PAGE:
As many of you know I am a member of the Winchester branch of Clandestine Cake Club and our theme for this month was Showstoppers as nod to the final of Bake Off. I wanted a cake that was a different flavour from one I would usually bake and that also had the “wow” factor in terms of how it looked. I scoured my (many!) recipe books and settled on the Sea Salted Caramel Cake from the new CCC book. If you read my Borough Market blog you will know that I am a big fan of salted caramel doughnuts and I have also tried it as a dessert and in a chocolate bar but I had never thought of it in a cake.
The first step is to make the caramel sauce. At first the mix looked awful because the butter separated and the sugar congealed into soft lumps but do persevere with it and once it is simmering stir it a couple of times and it will come together. When I added the chocolate and cream I added the chocolate first and stirred until this was melted before adding the cream as I didn’t want to risk the cream cooling the mixture down too much so that the chocolate didn’t melt.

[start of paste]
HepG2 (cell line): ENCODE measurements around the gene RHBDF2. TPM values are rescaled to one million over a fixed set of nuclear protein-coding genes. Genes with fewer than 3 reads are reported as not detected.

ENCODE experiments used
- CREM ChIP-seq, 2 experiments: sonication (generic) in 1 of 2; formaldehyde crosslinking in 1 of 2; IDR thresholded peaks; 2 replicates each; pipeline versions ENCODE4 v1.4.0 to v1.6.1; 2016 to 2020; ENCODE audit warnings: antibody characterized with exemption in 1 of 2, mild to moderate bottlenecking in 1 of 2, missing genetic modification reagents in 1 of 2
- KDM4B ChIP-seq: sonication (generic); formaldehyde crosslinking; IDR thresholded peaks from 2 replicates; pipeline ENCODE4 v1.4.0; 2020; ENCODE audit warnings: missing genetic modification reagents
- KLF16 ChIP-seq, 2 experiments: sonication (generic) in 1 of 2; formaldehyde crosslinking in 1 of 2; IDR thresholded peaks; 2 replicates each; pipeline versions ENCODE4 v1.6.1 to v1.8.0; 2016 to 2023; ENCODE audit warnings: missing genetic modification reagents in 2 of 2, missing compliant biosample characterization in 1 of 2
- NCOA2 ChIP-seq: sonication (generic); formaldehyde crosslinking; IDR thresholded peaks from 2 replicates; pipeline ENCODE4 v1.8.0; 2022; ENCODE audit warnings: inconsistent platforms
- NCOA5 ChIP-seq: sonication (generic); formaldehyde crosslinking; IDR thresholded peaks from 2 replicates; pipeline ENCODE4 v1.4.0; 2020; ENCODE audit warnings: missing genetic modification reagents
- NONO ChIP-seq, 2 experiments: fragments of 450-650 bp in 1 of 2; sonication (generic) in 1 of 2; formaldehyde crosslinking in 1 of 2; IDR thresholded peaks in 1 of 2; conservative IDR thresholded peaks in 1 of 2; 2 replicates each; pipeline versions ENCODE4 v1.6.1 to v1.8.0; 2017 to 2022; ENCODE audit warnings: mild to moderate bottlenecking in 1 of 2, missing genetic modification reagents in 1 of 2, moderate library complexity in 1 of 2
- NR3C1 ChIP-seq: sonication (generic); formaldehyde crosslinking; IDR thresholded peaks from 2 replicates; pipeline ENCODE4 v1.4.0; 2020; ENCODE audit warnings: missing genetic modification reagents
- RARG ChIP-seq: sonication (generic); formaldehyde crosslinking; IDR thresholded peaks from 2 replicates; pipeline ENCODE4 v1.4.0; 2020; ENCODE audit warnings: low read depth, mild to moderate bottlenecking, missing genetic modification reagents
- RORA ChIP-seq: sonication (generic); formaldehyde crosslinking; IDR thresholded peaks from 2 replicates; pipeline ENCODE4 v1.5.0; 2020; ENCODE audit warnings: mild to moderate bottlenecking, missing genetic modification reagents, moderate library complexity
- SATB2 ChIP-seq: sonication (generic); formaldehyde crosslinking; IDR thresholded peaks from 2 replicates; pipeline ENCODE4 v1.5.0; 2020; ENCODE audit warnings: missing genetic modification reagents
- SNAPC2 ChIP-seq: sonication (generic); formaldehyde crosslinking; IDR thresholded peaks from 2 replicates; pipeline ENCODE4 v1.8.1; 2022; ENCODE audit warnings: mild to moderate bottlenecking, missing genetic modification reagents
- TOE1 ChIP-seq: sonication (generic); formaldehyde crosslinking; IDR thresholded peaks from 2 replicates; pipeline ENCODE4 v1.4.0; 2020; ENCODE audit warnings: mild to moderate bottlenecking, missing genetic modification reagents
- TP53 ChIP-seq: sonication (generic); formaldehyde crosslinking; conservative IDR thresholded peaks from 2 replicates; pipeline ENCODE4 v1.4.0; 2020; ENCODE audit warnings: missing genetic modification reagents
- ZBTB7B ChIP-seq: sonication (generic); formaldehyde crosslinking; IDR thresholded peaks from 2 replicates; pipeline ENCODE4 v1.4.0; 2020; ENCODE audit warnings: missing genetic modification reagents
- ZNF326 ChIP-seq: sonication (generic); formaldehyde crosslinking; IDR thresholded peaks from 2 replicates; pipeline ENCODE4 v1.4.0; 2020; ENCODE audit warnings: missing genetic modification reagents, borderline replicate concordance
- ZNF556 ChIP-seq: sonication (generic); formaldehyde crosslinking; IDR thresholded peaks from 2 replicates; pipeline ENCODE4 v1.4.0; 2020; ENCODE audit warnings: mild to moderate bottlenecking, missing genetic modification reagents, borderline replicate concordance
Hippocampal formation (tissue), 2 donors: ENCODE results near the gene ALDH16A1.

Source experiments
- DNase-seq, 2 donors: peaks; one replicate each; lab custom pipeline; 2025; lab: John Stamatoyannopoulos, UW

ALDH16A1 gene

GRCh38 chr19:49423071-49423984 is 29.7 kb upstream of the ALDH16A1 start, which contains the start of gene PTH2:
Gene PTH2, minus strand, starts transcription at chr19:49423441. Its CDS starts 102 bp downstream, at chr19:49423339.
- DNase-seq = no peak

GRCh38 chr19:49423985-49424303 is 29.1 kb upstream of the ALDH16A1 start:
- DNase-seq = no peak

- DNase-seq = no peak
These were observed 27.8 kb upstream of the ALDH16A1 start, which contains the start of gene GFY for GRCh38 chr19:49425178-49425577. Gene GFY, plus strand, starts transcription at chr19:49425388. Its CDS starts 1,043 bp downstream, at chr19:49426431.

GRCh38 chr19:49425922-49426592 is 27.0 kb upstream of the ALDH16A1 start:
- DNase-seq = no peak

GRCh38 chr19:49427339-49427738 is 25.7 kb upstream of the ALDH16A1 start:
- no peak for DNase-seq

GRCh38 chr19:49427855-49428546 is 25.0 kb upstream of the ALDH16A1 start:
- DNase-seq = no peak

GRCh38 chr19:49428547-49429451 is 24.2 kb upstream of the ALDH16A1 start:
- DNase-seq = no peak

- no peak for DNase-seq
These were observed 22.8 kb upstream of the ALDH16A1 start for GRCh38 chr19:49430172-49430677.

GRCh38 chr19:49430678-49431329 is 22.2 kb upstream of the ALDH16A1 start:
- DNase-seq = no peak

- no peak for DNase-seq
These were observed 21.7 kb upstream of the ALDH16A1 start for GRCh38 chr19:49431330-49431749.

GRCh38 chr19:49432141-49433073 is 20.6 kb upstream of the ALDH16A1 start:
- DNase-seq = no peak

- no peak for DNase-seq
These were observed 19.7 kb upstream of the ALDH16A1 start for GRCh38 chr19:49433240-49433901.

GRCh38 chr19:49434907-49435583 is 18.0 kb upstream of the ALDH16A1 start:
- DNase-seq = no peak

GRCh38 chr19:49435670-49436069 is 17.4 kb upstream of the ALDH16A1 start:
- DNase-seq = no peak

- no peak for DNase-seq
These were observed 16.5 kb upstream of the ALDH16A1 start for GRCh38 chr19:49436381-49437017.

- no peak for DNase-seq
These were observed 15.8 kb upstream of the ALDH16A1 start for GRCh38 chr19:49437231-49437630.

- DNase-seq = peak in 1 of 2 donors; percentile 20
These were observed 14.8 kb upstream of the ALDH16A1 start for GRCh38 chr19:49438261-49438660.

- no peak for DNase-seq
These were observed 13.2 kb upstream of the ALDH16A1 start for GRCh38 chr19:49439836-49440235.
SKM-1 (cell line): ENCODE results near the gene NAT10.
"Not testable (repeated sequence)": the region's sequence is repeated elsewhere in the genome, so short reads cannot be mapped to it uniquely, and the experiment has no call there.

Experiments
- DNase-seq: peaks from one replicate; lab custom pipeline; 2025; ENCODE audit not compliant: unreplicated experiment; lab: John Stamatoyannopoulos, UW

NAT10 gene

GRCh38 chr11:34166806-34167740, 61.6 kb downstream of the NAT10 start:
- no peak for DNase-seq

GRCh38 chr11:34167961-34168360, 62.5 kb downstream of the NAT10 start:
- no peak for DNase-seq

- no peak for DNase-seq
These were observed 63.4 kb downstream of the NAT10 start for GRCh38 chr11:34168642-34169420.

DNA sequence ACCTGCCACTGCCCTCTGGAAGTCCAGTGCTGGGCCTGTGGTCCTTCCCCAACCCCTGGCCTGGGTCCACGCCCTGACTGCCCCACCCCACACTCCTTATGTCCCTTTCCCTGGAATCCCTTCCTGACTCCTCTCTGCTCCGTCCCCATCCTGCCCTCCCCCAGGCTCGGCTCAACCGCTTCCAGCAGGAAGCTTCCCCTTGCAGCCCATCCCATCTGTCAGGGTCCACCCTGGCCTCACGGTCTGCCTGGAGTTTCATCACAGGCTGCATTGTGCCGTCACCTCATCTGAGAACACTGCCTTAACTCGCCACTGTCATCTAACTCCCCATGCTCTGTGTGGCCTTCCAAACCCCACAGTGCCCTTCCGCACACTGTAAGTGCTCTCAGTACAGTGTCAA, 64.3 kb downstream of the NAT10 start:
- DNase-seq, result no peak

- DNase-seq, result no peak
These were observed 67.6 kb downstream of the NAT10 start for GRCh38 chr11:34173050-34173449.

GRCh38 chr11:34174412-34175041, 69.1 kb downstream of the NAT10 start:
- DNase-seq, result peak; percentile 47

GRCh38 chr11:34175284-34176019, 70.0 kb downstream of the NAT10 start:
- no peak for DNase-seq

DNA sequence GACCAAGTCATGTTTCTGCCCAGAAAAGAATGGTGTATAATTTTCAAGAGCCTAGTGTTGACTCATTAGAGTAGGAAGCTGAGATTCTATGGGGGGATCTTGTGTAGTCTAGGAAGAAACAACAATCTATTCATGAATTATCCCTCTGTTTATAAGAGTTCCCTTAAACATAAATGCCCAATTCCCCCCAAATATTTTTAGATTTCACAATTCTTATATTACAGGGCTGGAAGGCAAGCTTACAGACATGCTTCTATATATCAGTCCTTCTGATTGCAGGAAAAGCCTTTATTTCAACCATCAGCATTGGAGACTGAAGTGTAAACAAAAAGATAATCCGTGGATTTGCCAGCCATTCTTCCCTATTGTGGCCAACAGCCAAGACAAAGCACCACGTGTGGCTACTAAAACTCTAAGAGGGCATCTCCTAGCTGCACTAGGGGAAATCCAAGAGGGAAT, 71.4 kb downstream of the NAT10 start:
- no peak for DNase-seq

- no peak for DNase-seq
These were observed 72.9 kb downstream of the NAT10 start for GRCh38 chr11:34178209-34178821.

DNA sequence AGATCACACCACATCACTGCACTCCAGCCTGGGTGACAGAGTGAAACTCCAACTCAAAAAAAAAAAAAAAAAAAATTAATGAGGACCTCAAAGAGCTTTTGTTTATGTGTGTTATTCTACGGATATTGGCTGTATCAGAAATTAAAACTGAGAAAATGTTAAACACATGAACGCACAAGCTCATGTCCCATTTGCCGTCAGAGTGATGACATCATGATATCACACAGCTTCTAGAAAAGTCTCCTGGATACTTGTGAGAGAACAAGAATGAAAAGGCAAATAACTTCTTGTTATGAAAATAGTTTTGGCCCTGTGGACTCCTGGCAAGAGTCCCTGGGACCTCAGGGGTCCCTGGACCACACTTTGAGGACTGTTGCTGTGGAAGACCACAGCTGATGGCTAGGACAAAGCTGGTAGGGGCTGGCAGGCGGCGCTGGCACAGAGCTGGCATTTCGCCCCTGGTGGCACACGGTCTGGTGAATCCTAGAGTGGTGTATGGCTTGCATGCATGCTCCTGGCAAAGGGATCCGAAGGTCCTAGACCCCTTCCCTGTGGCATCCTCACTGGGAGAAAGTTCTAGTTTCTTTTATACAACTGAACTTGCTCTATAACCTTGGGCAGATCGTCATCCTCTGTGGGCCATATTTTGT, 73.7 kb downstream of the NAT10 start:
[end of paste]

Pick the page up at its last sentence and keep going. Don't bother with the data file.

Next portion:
I came unstuck a bit here (that’s what you get for not reading ahead!) and got on with the cake mixture whilst I left the sauce to cool. It turns out that the cooled sauce is in the cake mixture and so there is no point starting the cake mixture until the sauce is cool. To speed things up I measured out the 60g required for the cake mix and put this in a separate bowl to cool.
I found the cake mixture a bit stiff and so I added a little milk to loosen it. I imagine that I could have also added a bit more of the caramel sauce to loosen it as well and I will probably try that next time.
Once the cakes were cooled it was time to start the decorating process (exciting!). When filling the cake make sure the caramel sauce doesn’t go right to the edge otherwise it will get mixed in with the buttercream when you ice the outside of the cake.
As suggested by the recipe, the crumb coat is a good idea as it helps with the final look of the cake. The recipe says to crumb coat the sides but if I made this cake again I would also crumb coat the edge of the top of the cake where you intend to pipe as this would have made the finish neater. When you are doing the crumb coat you will get crumbs on your palette knife so make sure these don’t get mixed in with the rest of the icing as you don’t want crumbs in the icing you’ll be using to pipe the rosettes.
This cake did take a bit of effort and patience but in my opinion it was well worth it! And judging by the small slice left at the end of cake club so did everyone else!
Happy baking 🙂